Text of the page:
BIST Colloquium Series 2022-23
by Dr. Luisa Torsi, Dipartimento di Chimica, Università degli Studi di Bari Aldo Moro, Bari, Italy
A large millimeter-wide electronic interface can detect at a singlemolecule/entity limit-of-detection. The technology is called SiMoT – SingleMolecule with a large Transistor.1 So far, antigens (Immunoglobulins, Creactive proteins, spike 1, HIV p-24), antibodies (anti-immunoglobulins, anti-spike1), peptides, viruses (SARS-Cov-2), bacteria (Xylella fastidiosa), and even DNA strands (KRAS, miR-182) have been detected. Selectivity is assured by covering the gate electrode with a large number (1011 – 1012/cm2 ) of recognition elements to affinity binding the target element.
SiMoT detects directly in a droplet (0.1 mL) of a real fluid such as saliva from COVID-19 patients, blood serum, pancreatic cysts juice, and olive saps from infected trees. Relevantly Brownian diffusion enables the entity to statistically hit the millimeter-wide interface in a few minutes.2 Considering the footprint of a molecule on a millimeter-wide interface, it is like spotting a droplet of water falling on the surface of a 1 Km wide lake as depicted in the Figure on the left.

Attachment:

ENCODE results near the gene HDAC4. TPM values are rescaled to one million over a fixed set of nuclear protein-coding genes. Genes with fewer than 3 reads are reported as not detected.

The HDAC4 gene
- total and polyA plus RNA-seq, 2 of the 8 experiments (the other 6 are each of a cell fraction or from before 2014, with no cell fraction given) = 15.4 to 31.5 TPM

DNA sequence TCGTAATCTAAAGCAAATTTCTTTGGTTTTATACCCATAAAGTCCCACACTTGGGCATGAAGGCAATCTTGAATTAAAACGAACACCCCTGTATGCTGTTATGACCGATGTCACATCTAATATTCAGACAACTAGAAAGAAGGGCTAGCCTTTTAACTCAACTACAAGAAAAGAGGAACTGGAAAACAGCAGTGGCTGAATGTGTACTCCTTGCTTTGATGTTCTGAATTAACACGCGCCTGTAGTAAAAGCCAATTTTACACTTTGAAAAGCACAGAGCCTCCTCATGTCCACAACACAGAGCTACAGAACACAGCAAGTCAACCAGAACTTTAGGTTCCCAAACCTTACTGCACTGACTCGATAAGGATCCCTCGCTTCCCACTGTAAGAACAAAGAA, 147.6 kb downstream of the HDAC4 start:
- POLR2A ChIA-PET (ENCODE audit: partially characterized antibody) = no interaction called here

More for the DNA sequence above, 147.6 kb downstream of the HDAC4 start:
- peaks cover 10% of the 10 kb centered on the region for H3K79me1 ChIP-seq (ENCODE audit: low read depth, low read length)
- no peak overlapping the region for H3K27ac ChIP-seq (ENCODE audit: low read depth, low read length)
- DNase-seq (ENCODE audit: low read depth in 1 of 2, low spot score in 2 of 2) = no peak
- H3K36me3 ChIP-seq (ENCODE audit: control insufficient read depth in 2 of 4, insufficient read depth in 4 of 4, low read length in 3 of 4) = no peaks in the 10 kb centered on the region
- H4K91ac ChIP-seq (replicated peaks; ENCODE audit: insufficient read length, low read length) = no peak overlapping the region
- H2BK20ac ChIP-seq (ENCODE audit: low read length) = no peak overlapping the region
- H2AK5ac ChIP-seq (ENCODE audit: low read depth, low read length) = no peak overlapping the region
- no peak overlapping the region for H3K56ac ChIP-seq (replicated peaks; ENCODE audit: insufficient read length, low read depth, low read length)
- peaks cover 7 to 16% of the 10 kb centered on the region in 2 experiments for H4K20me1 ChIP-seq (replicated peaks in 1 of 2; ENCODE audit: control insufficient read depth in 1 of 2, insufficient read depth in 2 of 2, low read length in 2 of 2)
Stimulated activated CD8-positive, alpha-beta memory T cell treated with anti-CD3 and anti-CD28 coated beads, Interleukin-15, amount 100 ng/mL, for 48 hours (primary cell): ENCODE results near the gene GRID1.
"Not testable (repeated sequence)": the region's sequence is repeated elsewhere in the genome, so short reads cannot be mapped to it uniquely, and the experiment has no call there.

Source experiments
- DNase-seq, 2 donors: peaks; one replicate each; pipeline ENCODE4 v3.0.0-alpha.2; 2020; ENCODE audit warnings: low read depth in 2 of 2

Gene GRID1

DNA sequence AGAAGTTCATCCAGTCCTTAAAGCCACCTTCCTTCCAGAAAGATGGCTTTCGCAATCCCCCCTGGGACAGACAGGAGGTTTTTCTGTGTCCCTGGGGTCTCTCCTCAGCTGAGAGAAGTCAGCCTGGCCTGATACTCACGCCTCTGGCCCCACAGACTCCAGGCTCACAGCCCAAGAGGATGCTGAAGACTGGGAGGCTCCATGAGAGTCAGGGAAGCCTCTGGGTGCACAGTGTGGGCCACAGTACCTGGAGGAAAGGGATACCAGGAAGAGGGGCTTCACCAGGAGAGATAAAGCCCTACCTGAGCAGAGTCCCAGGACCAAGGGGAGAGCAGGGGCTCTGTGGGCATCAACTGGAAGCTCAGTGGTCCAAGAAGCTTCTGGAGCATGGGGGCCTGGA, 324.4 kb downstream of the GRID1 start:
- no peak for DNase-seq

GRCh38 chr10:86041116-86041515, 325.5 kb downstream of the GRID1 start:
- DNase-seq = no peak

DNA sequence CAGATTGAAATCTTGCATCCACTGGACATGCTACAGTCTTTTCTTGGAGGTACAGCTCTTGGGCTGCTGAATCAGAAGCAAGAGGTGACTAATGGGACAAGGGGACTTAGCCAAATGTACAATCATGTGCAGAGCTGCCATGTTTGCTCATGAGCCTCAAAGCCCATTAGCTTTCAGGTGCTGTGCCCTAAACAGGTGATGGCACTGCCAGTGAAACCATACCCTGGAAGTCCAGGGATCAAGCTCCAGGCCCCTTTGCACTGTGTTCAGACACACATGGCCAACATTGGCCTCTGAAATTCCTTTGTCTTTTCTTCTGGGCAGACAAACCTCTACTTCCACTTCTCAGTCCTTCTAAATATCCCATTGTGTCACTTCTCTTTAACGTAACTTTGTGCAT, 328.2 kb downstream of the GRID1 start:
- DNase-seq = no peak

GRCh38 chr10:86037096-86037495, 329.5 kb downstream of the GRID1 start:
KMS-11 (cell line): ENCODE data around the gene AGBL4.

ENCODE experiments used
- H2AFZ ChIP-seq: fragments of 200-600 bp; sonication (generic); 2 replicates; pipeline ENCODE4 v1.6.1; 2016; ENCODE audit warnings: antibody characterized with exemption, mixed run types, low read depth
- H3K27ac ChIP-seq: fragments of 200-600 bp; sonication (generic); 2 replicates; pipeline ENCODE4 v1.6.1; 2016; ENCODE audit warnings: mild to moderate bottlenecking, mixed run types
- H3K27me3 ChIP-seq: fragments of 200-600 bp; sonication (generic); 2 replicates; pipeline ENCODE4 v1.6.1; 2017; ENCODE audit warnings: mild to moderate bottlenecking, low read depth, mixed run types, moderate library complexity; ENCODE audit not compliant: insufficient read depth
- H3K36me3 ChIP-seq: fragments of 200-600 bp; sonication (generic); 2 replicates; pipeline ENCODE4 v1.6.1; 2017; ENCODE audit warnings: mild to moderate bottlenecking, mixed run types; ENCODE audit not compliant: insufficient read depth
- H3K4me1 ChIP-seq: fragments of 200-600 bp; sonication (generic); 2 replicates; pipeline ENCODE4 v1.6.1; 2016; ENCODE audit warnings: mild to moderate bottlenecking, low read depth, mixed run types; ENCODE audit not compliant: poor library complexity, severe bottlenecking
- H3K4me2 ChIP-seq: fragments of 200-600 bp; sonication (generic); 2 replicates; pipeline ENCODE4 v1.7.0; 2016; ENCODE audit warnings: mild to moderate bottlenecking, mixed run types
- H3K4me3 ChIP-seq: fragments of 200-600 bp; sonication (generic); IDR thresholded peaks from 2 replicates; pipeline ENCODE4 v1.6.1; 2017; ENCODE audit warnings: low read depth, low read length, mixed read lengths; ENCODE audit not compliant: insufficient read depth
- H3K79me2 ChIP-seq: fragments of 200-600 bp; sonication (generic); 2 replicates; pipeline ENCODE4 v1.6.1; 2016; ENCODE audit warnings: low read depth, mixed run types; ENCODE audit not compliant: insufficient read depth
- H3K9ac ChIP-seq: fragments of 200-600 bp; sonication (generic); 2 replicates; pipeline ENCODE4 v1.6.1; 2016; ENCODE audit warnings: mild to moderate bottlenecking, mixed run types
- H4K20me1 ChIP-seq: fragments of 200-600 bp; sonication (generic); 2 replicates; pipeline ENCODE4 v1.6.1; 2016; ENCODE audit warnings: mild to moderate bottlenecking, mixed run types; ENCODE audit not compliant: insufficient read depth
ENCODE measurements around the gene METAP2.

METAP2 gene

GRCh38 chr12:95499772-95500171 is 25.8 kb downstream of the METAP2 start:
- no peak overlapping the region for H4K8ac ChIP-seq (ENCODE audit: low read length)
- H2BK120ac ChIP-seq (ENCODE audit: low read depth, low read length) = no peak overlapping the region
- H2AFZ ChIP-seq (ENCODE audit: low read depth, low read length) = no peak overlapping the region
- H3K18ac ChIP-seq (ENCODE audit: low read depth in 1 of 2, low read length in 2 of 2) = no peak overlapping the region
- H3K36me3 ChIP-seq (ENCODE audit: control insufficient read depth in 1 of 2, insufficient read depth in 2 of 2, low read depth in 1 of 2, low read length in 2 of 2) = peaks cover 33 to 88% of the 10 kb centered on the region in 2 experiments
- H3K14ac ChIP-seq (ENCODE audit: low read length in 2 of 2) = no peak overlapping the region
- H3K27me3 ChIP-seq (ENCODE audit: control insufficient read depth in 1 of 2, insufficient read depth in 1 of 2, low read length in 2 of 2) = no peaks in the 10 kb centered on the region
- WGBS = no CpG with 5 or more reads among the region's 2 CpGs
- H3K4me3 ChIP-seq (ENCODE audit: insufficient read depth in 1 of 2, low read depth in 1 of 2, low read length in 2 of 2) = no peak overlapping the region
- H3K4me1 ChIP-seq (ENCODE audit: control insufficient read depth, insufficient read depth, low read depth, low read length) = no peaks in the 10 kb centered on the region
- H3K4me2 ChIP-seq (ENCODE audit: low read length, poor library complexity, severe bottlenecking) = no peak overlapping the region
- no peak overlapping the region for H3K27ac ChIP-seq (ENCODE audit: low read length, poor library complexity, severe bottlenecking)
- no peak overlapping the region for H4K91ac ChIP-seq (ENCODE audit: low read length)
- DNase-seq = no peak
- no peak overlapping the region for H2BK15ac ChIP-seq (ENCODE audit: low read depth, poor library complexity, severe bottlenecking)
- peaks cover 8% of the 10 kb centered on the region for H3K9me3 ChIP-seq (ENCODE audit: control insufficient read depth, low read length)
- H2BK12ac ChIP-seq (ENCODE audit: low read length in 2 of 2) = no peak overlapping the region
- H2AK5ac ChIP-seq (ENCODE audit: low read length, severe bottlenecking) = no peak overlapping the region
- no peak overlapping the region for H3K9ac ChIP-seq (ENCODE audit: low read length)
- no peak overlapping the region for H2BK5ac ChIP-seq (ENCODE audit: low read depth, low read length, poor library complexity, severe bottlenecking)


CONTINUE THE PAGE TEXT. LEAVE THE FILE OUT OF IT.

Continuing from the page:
The applications span from a handheld intelligent singlemolecule binary bioelectronic system for fast and reliable immunometric point-of-care testing of COVID19 patients3 and Xylella fastidiosa single bacterium detected in infected plants sap. The phenomenon enabling such outstanding performance level was discovered in 2018. 4 While still under investigation, it is supposed to involve an amplification that starts from the single affinity binding that triggers a propagating collaborative response.
Future actions include the deepening of our understanding of the sensing mechanism and the engagement in a campaign of thousands of clinical trials that will bring SiMoT beyond TRL5.
- E. Macchia et al. Chemical Review 2022, 122, 4636 DOI: 10.1021/acs.chemrev.1c00290
- E. Macchia et al. Advanced Science 2022, 2104381 DOI: DOI: 10.1002/advs.2021043811
- E. Macchia et al., Science Advances 2022, 8 (27) DOI: 10.1126/sciadv.abo0881
- E. Macchia et al., Nature Communication 2018, DOI: 10.1038/s41467-018-05235-z
Speaker invited by ICN2
The colloquium is part of the BIST Master of Research curriculum but is also open and free for anyone interested in participating.